Question Of The Week: Off The Beaten Bonus Track
Hey everybody it’s already Friday! But that doesn’t mean we’ve sobered up from our long celebration of America’s Labor Day last weekend. Yeah, we’re kinda tapering off our buzz but, alas, we shall soon start fresh for this weekend’s mischief, so there’s just a small window of functionality during which we’ve delegated duties for today’s Question Of The Week to an awesome MS reader! You guys think up the best questions anyway! Submit them on our MetalSucks ficebook and twetter k?
Today’s QOTW is inspired by the awesome MS reader known as Mouseporn. Good job dude! U jam!
Is there such thing as an awesome bonus track?
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Released in the infancy of the compact disc format, two awesome albums were rescued by a bonus track: The Cult’s Sonic Temple ends with the kinda ramshackle, repetitive “Wake Up Time For Freedom” but is followed by the at-least great bonus track “Medicine Train,” a romp about getting super-high and staying that way. Even perfecter is “Ball And Chain” on the first Badlands CD. That album’s real closer, too, is tiresome and plodding, but from its ashes rises “Ball” with that awesome bridge and holy donuts Jake E. Lee is scary.
DAVID LEE ROTHMUND
Lamb Of God are the masters of the bonus track. Usually they’re the best songs on the fucking album. Let’s see here. “Nippon” from New American Gospel. “Another Nail for Your Coffin” from Ashes Of The Wake. “Condemn the Hive” from Wrath. And my favorite(s), “Digital Sands” (below) and “Bury Me Under The Sun” from Resolution. I mean, aside from Sacrament, Lamb Of God is always on point — riffs, drumming, vocals, production, everything. But something about their bonus tracks is just 110% Lamb Of God, like they’re forced into a box of expectation for their regular tracks, so they truly express themselves with the bonuses for le tru fans. Hot tip to Lamb of God: Write an album of all bonus tracks.
The only one that comes to mind is “Hell Night,” the secret song on American Psycho by The Misfits. I’m a big believer in those two Michael Graves-fronted Misfits albums; they swing like motherfuckers and have that great old horror movie feel to them. “Hell Night” comes at the end of “Don’t Open Til Doomsday” — 5:38 in on the track, presented below on its own — and it’s basically the song I wish had been played at my prom. It makes me want to hand-jive, every time. You remember the hand-jive, right? Clap-clap wave-wave fist-fist thumb-thumb pat-pat! BORN TO HAND JIVE, BABY!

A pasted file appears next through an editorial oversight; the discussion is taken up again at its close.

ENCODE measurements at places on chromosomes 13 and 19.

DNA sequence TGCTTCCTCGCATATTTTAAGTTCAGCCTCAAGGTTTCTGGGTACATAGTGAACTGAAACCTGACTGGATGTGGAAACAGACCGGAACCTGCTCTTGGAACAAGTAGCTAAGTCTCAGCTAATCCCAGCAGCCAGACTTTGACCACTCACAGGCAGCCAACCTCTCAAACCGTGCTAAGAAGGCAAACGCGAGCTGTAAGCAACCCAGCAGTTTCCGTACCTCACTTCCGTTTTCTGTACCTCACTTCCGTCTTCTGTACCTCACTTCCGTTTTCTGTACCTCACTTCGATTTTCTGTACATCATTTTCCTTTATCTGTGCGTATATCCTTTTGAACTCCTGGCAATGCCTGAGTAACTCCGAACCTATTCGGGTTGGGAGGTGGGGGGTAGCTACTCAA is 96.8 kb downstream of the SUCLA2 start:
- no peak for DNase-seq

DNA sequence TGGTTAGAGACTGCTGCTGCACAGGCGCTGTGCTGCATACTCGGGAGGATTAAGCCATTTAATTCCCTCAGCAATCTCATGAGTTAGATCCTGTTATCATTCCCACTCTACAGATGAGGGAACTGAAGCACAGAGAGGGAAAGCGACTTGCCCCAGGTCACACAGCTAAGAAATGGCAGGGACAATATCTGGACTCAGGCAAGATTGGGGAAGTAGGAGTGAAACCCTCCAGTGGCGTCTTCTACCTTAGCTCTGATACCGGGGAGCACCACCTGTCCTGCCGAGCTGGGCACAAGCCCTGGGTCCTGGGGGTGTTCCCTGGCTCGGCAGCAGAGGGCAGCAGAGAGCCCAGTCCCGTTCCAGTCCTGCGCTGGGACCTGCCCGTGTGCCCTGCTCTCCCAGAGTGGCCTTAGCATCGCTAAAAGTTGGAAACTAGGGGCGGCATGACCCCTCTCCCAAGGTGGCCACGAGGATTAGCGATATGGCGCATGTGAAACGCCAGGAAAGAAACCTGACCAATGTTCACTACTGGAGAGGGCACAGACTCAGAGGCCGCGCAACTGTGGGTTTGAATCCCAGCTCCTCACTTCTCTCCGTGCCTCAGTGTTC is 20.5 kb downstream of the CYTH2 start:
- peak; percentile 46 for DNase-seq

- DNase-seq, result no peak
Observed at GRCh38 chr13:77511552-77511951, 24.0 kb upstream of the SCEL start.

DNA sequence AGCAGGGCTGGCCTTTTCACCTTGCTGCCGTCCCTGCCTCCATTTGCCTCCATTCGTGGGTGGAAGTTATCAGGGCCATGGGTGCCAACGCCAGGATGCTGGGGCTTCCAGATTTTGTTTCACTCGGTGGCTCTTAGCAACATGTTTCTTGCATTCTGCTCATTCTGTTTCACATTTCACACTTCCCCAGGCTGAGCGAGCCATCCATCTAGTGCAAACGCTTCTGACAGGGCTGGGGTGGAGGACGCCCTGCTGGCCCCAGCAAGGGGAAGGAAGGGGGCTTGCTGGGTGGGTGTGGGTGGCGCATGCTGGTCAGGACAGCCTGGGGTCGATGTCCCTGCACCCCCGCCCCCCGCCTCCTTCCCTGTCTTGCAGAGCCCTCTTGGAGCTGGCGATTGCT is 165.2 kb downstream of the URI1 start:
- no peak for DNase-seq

Because of my fandom for Lilton Waynebough (AKA Lil’ Wayne), I have an affection for bonus tracks; he’s so song oriented that his albums are overlong and all over the place. But that gives credence to his Special Edition add-ons; often they’re better than half the songs he chose to include. Likewise, Gojira‘s L’Enfant Sauvage, as fantastic as it is, is a very song-oriented album. It may be no coincidence that the two bonus jams on Sauvage‘s special edition (the one everyone has anyway) are just as good as the tracks before them. I’ve either skipped or labored through “The Fall” to get to the nasty Morbid Angel-style slams of “This Emptiness” (below). The proggy weight of “Last Creation” is great, too. They make the end of the album proper into some skippable filler.
W.A.S.P.‘s “Animal (Fuck Like a Beast)” was intended for their 1984 debut, but the song is so badass that Real America couldn’t handle it. So one of the greatest songs of all time (metal or otherwise) was added as a bonus track to the album’s 1997 reissue, leading off the record as it should have in ’84. No offense to “I Wanna Be Somebody,” a classic in its own right, but “Animal” is W.A.S.P.’s defining song. It’s the “Your Pretty Face Is Going To Hell” of the ’80s with wall-to-wall energy of carnal lust. And there hasn’t been a song like it since. Lay your ass to the sheets and turn it up.